Officer Brian Harrison, 32, shot George Temple II, 24, in the abdomen, says Temple’s autopsy report, which the Coroner’s Office released on Friday.We knew from earlier reports that Officer Harrison had shot Temple. We didn't know where Temple was hit. Now we do.
The shot was fired during a scuffle between the two men in the parking lot of the AutoZone at 9007 Greenwell Springs Road, authorities have said.
“This type of shot would not have incapacitated someone,” said Don Moreau, chief of operations for the Coroner’s Office. “It struck no bone or no major organs. He would have lived from this with proper medical attention. It was not a fatal injury.”
We still don't know the timeline, which is critical in all shootings. When the first shot is fired is important in understanding these things. We can be reasonably certain that Harrison's gun was out of his holster during the fight, because Temple was shot with it. We just don't know when it first came into play.
We also learn that Mr. Stephens stopped the fight.
Five serial shots from witness Perry Stephens, 56, caused major injuries and ultimately killed Temple, the report says.This is the lesson for those of us who carry daily. The brain shot ended the fight. There were six shots fired, according to this report. One from the police officer, five from the man who came to the officers aid.
Two of those shots hit Temple’s left lung. Two more perforated his back chest skin and his upper back and lower neck. One shot hit Temple’s brain, the report says.
“The brain shot killed him,” Moreau said. “The other shots, eventually, probably would have killed him.”
Don't believe everything you see on TV. A person shot in the abdomen or in the thorax is still thinking, still moving, still able to do bodily harm. Even a shot to the lungs is not immediately fatal. Temple continued the fight with multiple bullets in his body. Only the shot to the brain ended the fight.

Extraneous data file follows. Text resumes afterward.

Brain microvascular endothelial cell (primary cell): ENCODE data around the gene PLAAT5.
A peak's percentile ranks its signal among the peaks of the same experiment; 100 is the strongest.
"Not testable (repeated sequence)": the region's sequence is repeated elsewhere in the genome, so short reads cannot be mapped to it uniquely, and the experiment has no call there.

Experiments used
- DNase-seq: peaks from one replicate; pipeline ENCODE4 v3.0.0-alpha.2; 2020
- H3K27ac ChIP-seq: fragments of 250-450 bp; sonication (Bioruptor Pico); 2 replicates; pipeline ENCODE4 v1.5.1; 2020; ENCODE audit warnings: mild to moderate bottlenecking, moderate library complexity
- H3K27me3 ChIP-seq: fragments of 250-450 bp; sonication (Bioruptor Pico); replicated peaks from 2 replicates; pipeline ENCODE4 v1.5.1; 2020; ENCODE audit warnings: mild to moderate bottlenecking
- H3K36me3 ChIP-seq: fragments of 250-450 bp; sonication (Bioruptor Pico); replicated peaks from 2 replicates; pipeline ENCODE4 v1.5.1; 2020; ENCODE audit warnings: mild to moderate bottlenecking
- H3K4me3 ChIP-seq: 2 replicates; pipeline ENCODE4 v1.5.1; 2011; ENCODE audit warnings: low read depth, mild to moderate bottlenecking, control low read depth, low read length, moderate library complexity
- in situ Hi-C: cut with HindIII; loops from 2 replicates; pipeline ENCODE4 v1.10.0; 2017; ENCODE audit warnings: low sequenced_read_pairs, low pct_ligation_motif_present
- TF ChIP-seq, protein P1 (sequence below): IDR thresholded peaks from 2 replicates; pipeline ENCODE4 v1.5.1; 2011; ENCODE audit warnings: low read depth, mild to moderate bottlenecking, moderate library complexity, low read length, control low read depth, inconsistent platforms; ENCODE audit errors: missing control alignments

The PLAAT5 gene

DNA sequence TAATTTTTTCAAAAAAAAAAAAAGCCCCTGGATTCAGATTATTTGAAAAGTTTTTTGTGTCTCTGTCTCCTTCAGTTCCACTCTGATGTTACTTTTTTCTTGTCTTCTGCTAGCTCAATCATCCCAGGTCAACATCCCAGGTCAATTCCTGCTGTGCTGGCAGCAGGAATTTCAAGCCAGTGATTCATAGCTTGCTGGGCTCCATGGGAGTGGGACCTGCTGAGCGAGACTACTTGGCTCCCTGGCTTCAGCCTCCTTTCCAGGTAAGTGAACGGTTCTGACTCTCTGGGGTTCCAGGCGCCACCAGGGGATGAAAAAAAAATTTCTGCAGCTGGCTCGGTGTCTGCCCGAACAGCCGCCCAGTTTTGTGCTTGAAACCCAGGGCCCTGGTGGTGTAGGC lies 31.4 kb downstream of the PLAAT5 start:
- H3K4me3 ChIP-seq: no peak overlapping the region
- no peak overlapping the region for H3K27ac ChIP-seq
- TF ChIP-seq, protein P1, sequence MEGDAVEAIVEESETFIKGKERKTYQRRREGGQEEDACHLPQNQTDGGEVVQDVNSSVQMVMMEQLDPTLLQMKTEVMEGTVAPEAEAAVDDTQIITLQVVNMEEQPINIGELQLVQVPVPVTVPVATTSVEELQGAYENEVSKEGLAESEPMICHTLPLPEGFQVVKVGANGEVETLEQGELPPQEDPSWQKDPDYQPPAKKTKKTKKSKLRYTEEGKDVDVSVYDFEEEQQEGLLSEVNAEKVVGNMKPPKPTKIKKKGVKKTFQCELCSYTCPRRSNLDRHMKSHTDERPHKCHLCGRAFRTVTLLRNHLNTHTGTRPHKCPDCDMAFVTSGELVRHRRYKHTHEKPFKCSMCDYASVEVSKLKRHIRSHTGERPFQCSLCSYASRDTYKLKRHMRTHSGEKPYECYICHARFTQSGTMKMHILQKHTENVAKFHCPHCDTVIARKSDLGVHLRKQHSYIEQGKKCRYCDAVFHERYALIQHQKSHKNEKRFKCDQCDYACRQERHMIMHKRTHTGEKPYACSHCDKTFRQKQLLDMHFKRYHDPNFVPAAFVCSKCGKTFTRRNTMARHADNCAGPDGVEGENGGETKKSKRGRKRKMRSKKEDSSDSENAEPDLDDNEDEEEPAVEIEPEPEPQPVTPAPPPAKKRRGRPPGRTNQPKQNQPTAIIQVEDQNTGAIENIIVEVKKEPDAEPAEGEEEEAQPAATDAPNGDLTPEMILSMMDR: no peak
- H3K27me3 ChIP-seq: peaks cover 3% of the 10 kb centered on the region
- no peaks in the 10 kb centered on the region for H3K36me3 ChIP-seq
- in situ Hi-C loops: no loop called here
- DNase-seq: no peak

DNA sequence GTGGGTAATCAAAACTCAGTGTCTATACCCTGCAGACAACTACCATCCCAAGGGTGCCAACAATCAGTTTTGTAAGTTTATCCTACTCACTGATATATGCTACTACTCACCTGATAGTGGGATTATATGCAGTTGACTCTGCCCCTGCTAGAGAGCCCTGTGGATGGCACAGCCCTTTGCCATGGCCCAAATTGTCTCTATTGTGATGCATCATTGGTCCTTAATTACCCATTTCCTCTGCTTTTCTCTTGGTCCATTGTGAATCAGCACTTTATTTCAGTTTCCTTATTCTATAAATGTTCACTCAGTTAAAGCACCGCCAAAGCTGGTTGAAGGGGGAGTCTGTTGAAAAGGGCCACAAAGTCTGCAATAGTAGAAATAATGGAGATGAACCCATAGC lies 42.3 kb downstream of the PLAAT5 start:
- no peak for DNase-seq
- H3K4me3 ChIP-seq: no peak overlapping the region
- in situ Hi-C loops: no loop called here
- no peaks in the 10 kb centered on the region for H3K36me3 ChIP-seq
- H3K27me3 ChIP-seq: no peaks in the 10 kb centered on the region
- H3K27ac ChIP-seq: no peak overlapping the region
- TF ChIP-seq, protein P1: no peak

I get asked the question often enough. "Do you have to shoot for the heart? Couldn't you just shoot him in the leg or something?" The answer is simple. When I take out my gun, I want to stop someone from committing a crime. All the perpetrator needs do is stop.
I don't want to kill anyone. I don't intend to kill a single soul. I don't want to lve with the knowledge that my actions caused another person to die. I shoot to stop. If the person stops, then the fight is over. Surrender is always an option.
George Temple continued the fight. George Temple made choices that led to his death. George Temple could have stopped after the first, second, third, fourth, or fifth bullets entered his body. He continued to fight.
Perry Stephens ended the fight. His fifth bullet stopped George Temple.
This situation was all about George Temple. He could have stopped at any time. George Temple is the bad guy in this chain of events. He is the one who should pay for his actions.
Mr. Stephens should sue the estate of George Temple and everyone associated with that estate. Mr. Stephens should also sue the NAACP for escalating tensions in this matter. The investigation shows that George Temple made some bad choices and paid for them. This investigation would have been conducted without NAACP agitation. This investigation was both necessary and proper and would have shown the truth. The NAACP is making some bad choices, and the best way to stop them is in Court.
Hat Tip to Junior.